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Chantal Mouffe (1999) argues that communication free of power or authority of some kind is impossible, and that conflicting interests can be productive in public deliberation if brought into the light. Those involved in deliberation, Mouffe writes, should acknowledge the inevitable power issues present, and that the interests of the groups or viewpoints involved cannot necessarily be aligned. ‘Hence, the importance of distinguishing between two types of political relations: one of antagonism between enemies, and one of agonism between adversaries. We could say that the aim of democratic politics is to transform an ‘antagonism’ into an ‘agonism’’ (Mouffe, 1999: 755, emphasis in original). That agonism, according to Mouffe, can and should be channeled toward democratic ends. Shiv Ganesh and Heather Zoller (2012) argue that an agonistic approach to dialogue, one that sees conflict as inevitable and necessary, is best suited to the creation of social change.

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Indeed, social change needs what Nina Lozano-Reich and Dana Cloud (2009) call an ‘uncivil tongue,’ as calls for ‘civility’ have often been used as a tool to silence unwelcome voices and keep the oppressed in their places. Voices that are positioned outside the dominant structure are sometimes labeled ‘uncivil’ even if their goals are democratic (Sullivan, Spicer and Böhm, 2011).

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Returning to online newspaper forums, it seems that newspaper companies tend to hold disdain for disrespect in commenting, viewing it as inappropriate and unproductive, while the commenters themselves hold a different view of such discourse. Bill Reader (2012) found that journalists who work for the news organisations attached to online discussion forums envision that such spaces should be an ideal of polite, rational debate, but they feel that respectful, meaningful public discourse has been overrun by vile, anonymous trolls. The commenters themselves, Reader found, had a different interpretation. He found that participants in forums often felt that anonymity and lack of censorship were essential to maintaining a vibrant space for free expression, and that the disrespect and rancourous tone of much of the discussion was far from an actionable problem, and in fact could be necessary at times to express viewpoints that were missing from public discourse.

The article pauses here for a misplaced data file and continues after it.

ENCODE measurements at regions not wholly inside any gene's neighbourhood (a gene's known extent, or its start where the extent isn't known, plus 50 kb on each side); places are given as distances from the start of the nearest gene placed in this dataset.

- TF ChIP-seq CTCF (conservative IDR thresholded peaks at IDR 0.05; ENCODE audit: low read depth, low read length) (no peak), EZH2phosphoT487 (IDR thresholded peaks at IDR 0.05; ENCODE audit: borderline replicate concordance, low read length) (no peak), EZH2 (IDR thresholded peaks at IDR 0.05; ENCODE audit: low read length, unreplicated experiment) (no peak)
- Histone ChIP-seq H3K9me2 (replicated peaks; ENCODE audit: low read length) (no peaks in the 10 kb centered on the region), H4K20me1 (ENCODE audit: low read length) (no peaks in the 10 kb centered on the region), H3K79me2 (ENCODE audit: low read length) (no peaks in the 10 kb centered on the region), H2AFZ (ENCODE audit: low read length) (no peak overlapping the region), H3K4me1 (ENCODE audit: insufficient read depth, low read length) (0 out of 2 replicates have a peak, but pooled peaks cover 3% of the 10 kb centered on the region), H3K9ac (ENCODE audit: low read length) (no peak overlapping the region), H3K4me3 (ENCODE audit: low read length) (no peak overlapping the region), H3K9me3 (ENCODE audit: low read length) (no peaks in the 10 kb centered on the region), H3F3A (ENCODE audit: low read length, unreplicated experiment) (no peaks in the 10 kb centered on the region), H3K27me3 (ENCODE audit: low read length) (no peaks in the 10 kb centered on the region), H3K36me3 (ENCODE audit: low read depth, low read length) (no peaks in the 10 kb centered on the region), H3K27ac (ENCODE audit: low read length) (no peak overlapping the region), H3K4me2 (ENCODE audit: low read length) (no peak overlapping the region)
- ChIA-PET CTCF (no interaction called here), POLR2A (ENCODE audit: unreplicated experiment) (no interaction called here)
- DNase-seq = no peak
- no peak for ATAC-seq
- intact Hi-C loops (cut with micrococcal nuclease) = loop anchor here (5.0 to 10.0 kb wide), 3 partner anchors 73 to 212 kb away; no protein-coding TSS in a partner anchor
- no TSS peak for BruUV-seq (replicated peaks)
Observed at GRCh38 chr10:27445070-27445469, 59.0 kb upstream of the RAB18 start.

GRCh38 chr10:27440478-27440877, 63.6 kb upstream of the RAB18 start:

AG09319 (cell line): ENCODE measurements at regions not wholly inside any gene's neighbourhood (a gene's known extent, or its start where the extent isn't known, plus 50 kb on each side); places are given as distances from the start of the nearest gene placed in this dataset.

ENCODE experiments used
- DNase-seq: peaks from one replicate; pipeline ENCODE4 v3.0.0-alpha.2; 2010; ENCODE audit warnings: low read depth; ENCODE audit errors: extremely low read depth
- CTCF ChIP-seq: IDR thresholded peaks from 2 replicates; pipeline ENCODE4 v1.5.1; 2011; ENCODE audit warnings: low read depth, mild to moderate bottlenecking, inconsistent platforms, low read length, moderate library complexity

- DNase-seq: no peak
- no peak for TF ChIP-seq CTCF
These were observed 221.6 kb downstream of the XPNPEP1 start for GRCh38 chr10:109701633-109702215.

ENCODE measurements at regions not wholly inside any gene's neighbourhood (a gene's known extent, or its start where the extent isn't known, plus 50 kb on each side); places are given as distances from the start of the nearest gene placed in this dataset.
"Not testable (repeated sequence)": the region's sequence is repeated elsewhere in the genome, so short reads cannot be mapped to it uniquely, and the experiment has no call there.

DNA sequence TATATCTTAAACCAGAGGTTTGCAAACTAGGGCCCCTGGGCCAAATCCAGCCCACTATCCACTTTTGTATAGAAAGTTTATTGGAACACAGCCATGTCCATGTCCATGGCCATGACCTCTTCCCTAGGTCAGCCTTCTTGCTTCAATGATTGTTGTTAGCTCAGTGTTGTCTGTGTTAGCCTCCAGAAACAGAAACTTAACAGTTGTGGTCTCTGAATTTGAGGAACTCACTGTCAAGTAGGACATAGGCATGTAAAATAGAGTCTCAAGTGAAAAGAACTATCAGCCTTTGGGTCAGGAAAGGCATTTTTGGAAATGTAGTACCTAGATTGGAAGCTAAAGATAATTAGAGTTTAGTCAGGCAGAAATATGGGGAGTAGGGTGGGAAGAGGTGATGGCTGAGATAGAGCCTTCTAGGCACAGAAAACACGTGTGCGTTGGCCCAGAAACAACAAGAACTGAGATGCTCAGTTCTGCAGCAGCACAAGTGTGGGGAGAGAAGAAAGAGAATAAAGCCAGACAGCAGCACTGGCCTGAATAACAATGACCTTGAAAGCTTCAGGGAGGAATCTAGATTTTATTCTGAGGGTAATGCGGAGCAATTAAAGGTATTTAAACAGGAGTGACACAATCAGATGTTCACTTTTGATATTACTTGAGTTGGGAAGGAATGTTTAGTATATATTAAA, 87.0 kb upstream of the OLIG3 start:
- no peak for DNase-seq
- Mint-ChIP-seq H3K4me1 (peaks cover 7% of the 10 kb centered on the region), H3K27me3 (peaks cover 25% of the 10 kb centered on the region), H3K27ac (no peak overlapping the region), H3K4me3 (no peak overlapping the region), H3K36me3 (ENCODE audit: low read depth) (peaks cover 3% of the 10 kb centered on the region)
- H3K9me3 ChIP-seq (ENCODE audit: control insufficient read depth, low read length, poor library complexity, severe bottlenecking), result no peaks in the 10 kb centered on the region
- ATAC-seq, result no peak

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Considering that accusations of incivility in commenting have been used to denounce and censor online forums, I explored what was taking place on an online discussion board before the forum closed due to claims of incivility. Was it disrespectful? Was debate over public issues taking place? How did the editor frame the shut-down, and how did commenters react to the closure?